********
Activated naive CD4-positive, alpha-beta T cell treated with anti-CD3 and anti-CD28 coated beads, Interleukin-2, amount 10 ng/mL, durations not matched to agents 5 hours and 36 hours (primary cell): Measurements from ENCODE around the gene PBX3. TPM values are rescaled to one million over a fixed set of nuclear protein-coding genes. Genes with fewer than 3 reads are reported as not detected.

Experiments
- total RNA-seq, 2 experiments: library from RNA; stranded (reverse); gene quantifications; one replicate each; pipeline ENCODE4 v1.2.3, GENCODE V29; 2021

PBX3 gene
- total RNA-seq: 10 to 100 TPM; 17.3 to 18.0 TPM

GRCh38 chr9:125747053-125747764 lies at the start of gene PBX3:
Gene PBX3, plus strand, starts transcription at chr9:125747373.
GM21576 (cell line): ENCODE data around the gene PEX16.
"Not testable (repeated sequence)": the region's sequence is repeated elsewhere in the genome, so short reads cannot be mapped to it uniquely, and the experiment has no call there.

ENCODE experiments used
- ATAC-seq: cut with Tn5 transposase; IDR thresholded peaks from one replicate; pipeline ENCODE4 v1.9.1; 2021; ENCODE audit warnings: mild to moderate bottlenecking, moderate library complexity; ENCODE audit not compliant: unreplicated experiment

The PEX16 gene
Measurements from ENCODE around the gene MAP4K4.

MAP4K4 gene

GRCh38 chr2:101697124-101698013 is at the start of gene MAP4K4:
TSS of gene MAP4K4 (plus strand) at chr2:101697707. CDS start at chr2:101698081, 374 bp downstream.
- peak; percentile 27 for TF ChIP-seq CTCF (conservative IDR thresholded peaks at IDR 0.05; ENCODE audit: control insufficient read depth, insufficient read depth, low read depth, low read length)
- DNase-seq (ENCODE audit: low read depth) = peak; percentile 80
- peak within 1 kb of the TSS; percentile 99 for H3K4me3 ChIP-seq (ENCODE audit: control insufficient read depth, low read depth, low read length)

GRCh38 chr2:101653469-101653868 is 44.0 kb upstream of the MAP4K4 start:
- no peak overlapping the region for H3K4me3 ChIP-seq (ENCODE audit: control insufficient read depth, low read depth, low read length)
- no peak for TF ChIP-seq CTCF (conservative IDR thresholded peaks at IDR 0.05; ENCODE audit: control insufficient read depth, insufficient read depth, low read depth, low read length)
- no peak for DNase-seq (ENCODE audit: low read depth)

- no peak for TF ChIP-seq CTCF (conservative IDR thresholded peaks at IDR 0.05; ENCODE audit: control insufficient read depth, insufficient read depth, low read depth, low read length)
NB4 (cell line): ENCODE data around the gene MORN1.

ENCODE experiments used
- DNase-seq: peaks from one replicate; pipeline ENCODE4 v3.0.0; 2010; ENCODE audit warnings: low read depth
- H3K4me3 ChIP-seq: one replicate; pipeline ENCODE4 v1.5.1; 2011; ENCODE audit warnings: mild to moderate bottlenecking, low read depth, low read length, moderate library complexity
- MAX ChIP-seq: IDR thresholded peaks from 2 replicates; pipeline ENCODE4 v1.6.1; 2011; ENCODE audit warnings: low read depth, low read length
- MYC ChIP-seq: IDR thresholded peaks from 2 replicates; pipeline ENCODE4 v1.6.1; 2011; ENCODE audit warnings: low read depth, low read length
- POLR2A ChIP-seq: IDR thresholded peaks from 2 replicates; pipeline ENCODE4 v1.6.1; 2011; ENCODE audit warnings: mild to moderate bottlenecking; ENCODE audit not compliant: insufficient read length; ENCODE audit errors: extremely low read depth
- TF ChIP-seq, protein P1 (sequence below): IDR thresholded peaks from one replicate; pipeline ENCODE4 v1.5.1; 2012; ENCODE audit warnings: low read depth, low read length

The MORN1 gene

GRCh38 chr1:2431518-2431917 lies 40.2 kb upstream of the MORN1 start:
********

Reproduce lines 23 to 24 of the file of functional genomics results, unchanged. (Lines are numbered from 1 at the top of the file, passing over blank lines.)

- no peak for DNase-seq (ENCODE audit: low read depth)

- no peak for TF ChIP-seq CTCF (conservative IDR thresholded peaks at IDR 0.05; ENCODE audit: control insufficient read depth, insufficient read depth, low read depth, low read length)